Here we have a decline in public safety colliding with a national border breakdown — and, as usual, the collateral damage falls on folks doing their best just to get by.
And the bad news certainly won’t be limited to parents fretting about classroom safety – not with tens of thousands of penniless migrants boring a multi-billion-dollar hole in the municipal fisc.
Specifically, the city just deep-sixed a class of 250 new school-safety officers – civilians who work with the NYPD to maintain order in city schools.
Not surprisingly, this has raised parental concern at a time when random violence plagues the Big Apple. Most schools probably are reasonably safe, for sure, but random is random – it’s hard to predict, almost impossible to prevent and fewer officers promises only to compound the problem.
Thus the mayor’s proposed, um, solution: “We’re going to be leaning into parents and parent groups to do some volunteerism,” he said Tuesday.
After all, former Marine Daniel Penny “did some volunteerism” last May, stopping a violent vagrant on behalf of endangered F Train straphangers, and he’s under indictment for manslaughter. Has Adams vetted his scheme with Manhattan DA Alvin Bragg? Extreme? Maybe.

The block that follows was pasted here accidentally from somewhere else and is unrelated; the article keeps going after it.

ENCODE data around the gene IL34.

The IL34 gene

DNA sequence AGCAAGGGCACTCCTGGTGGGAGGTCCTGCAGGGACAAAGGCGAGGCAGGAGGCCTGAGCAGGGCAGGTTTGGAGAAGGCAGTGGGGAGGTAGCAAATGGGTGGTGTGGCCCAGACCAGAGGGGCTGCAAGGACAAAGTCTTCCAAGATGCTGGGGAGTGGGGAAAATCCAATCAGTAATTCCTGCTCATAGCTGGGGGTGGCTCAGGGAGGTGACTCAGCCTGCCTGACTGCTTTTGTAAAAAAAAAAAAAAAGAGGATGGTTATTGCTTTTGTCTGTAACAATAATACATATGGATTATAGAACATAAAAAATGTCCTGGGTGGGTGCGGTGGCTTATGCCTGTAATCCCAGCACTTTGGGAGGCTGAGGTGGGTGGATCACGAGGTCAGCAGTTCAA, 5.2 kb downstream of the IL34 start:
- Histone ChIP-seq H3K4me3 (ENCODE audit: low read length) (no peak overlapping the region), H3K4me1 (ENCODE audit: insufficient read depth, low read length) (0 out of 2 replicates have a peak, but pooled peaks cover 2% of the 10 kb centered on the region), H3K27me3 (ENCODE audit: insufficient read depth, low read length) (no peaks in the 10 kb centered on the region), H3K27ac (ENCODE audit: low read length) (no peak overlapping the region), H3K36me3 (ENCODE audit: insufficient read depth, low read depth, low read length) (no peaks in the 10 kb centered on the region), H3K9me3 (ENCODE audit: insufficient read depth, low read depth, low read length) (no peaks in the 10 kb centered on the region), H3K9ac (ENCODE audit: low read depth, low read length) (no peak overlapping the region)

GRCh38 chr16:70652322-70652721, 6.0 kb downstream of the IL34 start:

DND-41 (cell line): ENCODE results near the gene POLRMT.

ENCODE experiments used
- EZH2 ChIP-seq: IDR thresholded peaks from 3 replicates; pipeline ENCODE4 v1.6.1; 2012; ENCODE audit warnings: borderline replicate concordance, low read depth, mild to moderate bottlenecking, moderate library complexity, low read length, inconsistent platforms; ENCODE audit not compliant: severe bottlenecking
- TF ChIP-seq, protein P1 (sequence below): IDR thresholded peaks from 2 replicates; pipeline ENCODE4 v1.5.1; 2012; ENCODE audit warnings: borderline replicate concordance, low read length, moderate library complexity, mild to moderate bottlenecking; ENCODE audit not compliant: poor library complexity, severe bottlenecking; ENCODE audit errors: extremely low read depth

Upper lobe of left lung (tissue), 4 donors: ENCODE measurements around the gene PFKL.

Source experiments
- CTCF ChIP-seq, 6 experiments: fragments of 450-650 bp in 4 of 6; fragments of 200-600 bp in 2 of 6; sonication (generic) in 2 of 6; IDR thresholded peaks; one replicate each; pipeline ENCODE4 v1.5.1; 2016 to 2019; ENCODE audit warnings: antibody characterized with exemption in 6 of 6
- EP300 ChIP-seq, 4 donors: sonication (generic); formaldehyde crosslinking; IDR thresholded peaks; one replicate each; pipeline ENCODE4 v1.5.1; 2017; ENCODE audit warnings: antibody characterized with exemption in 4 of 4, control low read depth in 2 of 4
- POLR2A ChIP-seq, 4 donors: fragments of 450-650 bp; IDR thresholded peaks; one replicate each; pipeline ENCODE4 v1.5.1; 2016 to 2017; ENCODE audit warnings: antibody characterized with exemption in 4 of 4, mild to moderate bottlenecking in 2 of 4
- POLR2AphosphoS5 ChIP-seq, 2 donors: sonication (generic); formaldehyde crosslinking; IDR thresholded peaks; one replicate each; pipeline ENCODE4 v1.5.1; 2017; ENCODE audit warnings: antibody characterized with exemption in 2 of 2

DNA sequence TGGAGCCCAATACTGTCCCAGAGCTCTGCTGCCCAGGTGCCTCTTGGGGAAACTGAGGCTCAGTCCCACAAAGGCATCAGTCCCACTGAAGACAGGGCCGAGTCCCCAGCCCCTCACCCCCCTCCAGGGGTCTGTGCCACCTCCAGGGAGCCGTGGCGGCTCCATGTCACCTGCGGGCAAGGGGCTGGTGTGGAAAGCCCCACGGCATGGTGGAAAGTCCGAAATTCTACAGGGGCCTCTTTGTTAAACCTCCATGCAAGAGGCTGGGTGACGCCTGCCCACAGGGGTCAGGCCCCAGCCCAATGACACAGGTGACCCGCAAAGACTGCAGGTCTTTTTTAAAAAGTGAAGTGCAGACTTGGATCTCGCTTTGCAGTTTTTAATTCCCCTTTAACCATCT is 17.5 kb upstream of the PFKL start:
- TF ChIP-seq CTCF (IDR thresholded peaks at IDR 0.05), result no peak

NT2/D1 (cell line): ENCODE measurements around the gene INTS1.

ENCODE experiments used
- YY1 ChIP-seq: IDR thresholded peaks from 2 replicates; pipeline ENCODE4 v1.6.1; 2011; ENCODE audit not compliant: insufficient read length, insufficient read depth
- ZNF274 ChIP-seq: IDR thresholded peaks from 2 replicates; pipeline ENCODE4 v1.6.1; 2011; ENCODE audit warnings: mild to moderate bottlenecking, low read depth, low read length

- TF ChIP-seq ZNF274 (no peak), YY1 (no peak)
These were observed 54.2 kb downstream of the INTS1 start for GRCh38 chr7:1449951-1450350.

But a formal public safety system is meant to discourage private citizens from settling their own beefs; promoting what amounts to vigilantism, no matter how it’s gussied up, is a very bad idea.
Or maybe Adams is just trying to scare the bejeezus out of New Yorkers, prepping them for tax increases and related chicanery?
Pols regularly threaten to shutter libraries and firehouses just to soften the ground; permanent cuts rarely happen, but tax hikes often do; pols quietly congratulate each other on their cleverness, and everything is peachy until the next time the dough runs low.
But if that’s the plan, this time it’s unlikely to work.
This time, sanctuary-city bushwa has intersected with the inability of cities to print their own money.
This time, the progs have dug a hole too deep for trickery to fill – as will become clear when New York’s governmental budget-writing season begins in January.
The pain will be deep, real and lasting. That is, libraries, firehouses and – yes – school safety are likely to go, but they won’t be alone.
If the border hopping stopped tomorrow, New York City would still be looking at an estimated $12 billion migration-driven budget gap –too wide for tax increases alone to fill.
Sure, the solution lies in Washington, with a restoration of national border integrity.
But when Adams started talking about that, he found himself up to his ears in FBI agents — a stark fact unlikely to have gone unnoticed elsewhere, by the way — so it’s much safer for him to shut his mouth and dig deeply into school safety.